JAPANESE GAMES COMPANY Nintendo has sold 1.5 million Switch consoles worldwide, with 85,000 UK punters picking one up.
That's according to data supplied by GfK and Famitsu to SuperData. While we already knew that the console was doing well, these stats reveal that 1.5 million have been sold globally, including 500,000 in the US, 360,000 in Japan and 110,000 in France.
As noted by Gamesindustry.biz, SuperData's figures are mainly being sourced from the first week of sales, so it's likely that the current total of Nintendo Switch consoles sold is higher than 1.5 million units.
This also means that Nintendo is no doubt well on its way to smashing its target of selling 2 million consoles before the end of the month.
The Legend of Zelda: Breath of the Wild, which has already been touted as the fastest selling launch title in Nintendo history, has also ended up in a lot of customers' baskets, with 89 per cent of Switch buyers picking up the game along with their console. The INQUIRER went for Snipperclips instead.
It remains to be seen whether the Nintendo Switch will be capable of matching the 100 million sales of the original Wii, but all signs point to sales surpassing the, er, 13.56 million Wii U units sold over the past four years.
Regardless, this is good news for Nintendo, which has been forced to deal with - or not, in some cases - a number of issues surrounding the Switch console.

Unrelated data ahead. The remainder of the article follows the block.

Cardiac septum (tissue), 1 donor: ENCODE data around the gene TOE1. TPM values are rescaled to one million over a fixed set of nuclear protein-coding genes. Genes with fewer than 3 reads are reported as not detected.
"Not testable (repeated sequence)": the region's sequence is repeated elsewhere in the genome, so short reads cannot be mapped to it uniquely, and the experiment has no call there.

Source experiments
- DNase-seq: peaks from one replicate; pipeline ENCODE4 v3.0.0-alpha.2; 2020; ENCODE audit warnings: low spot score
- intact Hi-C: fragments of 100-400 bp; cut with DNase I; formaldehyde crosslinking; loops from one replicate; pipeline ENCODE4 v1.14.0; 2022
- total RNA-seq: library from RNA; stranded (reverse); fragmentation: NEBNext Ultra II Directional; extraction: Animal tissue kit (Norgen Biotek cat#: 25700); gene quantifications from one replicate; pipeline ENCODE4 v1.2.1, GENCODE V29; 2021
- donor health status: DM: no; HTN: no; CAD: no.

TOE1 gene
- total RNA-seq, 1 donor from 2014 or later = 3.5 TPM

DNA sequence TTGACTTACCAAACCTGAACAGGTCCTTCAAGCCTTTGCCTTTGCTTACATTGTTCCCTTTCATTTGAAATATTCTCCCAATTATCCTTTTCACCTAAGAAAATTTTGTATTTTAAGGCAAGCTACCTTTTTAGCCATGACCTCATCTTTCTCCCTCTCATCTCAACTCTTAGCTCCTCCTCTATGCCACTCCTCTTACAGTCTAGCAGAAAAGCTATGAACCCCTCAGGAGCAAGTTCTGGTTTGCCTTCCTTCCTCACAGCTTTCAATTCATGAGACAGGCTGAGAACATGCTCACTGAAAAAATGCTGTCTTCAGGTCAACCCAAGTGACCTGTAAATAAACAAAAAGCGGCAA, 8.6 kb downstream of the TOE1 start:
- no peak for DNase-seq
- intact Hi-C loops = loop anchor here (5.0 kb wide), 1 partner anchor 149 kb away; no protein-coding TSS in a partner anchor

Some users have complained about the wireless performance of the bundled Joy-Con controllers, and Nintendo has advised, er, not to use them near an aquarium, microwave or cordless phone.
"In most cases it will be enough to move these devices three to four feet away from the Nintendo Switch console and/or Joy-Con controllers," explains Nintendo.
"However, if you continue to experience this issue, please power these devices off while using the Nintendo Switch console."
It's also been revealed that the Nintendo Switch suffers from a dead pixel problem, although the firm has said that this is normal and that you should probably stop complaining about it.
"Small numbers of stuck or dead pixels are a characteristic of LCD screens. These are normal and should not be considered a defect," the firm said. µ
But not they saw paid-for advertising
INQ takes a nosey around before it opens to the public on Friday
UK regulator says it has 'huge concerns' about the breach
Chancellor also says he'll crack the whip on tax avoiding tech firms